The programme for Mahler Reimagined at the South Bank will be drawn from both Urlicht and the new album, as yet untitled. "It's going to be pretty much the regular band I have, although there might be a cantor from London," Caine says. "Because of the new album, I have a whole new bunch of songs I've been working on. I did a lot of stuff from the Wunderhorn songs [Des Knaben Wunderhorn], some Kindertotenlieder, and two songs from Das Lied von der Erde that I recorded with a Chinese orchestra. There's also some other arrangements of pieces from the Third Symphony, but I don't know if I'll bring them in yet."

Despite his work with Mahler, Wagner, Schumann and Bach (and the choice of composers must surely have a great deal to do with the preferences of his Munich-based record company), Uri Caine still sees himself as a jazz musician.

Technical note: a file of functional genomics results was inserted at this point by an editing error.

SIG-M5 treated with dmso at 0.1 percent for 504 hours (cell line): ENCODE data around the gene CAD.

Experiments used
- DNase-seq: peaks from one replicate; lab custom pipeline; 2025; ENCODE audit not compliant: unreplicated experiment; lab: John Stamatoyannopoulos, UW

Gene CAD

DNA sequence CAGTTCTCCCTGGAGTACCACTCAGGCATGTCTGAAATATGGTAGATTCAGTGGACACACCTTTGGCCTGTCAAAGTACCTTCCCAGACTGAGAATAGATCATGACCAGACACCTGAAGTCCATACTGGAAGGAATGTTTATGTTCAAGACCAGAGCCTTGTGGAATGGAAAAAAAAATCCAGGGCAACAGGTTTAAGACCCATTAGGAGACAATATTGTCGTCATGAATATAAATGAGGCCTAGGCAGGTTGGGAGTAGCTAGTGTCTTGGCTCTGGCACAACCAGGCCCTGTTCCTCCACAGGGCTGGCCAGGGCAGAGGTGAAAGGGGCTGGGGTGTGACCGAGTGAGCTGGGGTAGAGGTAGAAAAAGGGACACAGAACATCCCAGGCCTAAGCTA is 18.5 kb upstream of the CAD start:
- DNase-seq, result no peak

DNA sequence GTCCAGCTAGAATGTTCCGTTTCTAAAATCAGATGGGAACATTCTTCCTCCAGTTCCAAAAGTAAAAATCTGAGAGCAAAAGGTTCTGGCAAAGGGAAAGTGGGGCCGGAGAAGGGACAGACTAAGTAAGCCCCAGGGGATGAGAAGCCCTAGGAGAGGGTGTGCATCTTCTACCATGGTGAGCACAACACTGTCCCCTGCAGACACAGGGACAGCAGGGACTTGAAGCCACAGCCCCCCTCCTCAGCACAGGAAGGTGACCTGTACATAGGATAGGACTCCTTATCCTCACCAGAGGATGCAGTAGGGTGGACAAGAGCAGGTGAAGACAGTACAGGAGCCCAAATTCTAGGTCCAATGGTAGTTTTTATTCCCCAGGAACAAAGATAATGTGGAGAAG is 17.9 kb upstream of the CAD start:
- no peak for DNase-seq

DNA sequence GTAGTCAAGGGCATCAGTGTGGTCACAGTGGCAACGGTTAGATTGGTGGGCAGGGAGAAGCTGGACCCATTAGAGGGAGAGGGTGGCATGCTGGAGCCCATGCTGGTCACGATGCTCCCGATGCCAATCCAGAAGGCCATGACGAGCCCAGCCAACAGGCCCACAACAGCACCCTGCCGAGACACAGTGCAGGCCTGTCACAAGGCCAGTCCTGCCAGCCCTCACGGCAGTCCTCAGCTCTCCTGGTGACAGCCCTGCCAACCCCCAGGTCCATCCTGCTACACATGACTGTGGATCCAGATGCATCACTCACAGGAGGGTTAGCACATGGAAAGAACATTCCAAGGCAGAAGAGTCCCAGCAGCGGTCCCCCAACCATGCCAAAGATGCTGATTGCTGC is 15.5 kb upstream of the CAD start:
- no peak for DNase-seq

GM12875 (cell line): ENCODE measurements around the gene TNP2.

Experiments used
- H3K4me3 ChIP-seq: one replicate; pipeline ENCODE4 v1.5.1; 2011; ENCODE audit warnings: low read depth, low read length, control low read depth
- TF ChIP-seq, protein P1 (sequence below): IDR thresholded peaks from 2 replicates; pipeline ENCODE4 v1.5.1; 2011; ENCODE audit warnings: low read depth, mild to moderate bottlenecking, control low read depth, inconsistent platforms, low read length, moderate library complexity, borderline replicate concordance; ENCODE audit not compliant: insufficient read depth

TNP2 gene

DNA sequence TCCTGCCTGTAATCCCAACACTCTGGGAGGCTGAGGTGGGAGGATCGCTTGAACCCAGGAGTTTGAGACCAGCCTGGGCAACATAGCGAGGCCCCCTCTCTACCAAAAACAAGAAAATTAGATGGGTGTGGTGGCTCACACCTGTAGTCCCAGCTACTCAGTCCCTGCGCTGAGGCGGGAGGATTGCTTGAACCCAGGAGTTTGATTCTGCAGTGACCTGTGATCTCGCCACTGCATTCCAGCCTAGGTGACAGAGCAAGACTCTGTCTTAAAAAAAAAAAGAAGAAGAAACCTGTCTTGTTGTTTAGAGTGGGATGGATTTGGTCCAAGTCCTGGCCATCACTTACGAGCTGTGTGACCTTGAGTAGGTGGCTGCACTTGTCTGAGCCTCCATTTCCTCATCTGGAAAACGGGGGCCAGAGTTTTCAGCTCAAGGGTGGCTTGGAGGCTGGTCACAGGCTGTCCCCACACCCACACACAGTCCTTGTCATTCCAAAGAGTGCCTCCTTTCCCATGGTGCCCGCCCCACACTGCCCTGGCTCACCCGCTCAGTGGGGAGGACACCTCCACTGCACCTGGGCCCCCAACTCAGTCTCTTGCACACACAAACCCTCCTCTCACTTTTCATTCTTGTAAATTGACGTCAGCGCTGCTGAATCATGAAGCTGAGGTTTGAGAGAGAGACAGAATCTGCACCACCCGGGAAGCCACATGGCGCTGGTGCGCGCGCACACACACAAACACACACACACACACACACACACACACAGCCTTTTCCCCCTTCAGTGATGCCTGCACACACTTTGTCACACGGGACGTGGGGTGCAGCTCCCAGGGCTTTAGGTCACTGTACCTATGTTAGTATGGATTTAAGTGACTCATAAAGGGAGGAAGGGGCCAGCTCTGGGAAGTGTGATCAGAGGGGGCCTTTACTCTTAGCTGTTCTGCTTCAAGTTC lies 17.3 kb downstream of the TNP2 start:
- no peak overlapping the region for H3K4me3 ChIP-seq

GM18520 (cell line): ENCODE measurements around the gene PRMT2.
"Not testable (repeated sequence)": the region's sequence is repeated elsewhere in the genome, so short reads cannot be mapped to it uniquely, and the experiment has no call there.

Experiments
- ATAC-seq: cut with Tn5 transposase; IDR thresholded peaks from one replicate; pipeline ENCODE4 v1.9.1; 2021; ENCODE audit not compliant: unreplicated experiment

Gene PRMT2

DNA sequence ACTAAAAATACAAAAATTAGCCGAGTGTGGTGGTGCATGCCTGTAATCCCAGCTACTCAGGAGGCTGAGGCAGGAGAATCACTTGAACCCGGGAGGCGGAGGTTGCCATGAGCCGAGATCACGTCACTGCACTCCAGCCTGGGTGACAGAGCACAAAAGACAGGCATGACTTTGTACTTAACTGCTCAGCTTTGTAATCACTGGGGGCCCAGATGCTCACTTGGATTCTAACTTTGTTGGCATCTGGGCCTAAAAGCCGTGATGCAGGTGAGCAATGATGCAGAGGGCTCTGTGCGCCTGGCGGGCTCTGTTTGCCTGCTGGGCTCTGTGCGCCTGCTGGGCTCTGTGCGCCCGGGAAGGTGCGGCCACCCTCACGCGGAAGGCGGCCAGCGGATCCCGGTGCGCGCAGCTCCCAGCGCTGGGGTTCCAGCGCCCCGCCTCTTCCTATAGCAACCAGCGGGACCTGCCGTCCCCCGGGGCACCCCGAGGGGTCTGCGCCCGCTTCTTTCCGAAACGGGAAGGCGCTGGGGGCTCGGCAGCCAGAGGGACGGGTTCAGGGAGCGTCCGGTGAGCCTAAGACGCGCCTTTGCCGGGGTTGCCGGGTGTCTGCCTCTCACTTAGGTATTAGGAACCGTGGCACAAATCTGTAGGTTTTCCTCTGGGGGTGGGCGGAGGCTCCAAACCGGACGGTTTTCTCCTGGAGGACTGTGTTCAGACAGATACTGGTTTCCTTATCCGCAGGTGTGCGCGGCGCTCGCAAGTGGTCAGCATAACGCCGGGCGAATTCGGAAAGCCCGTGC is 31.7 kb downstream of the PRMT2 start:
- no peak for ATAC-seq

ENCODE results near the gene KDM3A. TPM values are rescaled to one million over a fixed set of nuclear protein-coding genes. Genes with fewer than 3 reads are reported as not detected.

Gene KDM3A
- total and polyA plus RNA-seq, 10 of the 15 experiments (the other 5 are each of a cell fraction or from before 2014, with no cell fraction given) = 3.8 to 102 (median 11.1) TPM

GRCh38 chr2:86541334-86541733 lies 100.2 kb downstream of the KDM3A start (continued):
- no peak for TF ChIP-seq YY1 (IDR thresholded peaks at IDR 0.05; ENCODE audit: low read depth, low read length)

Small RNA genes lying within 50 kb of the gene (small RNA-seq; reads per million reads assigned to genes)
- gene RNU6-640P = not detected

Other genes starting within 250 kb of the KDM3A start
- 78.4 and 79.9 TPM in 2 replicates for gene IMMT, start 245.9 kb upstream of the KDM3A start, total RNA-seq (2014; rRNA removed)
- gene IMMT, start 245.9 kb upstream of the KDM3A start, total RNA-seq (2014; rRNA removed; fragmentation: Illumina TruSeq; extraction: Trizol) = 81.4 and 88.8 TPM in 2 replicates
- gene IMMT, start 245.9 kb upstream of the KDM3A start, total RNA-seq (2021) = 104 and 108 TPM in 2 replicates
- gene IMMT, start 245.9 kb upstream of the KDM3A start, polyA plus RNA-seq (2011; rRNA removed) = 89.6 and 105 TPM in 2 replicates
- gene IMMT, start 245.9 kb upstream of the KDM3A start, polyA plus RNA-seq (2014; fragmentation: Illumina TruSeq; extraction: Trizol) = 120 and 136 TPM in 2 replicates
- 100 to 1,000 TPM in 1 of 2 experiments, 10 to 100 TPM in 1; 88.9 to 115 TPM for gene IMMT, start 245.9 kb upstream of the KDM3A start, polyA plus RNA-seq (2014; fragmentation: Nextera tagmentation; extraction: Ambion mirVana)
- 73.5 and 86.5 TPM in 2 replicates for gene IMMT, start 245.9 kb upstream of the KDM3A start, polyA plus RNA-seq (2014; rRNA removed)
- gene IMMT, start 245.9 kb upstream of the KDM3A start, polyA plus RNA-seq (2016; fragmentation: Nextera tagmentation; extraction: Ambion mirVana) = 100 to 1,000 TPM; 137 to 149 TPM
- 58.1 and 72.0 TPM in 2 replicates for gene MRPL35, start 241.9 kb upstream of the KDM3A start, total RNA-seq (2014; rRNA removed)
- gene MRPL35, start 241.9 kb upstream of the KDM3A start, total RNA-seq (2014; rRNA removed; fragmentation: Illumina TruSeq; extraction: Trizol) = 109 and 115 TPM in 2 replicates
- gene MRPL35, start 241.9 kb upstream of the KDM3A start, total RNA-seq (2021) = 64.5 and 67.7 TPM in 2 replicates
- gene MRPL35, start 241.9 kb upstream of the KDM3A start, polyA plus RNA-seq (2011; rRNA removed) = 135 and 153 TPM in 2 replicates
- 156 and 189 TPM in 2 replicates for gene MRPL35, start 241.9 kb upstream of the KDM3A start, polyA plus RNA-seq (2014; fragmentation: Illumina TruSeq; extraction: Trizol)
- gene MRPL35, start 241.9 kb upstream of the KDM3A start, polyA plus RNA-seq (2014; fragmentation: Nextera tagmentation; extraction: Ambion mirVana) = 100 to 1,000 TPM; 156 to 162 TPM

"I'm coming out of that, if only because so much of my energy – especially when I was first starting – was in that direction. A lot of the stuff I've done since, especially the Mahler, is stuff that I knew, music that was already in my mind's ear, but it wasn't until after the recording, when we started performing, that I realised how interesting it could be for jazz musicians to have different structures to improvise with," he says.

Uri Caine is on such a roll at the moment, however, that the usual generic categories no longer apply, and matter even less. Late last year he released four albums at the same time, and they were all great. At the end of our interview, he goes outside for a quick breath of fresh air before taking the stage with his band, a fairly conventional-looking jazz trio. Can Post-Modernists play the blues, one wonders? Caine does – and he does it brilliantly.

Mahler Reimagined is at the Purcell Room (020-7960 4242), London SE1, 9 Feb at 7.30pm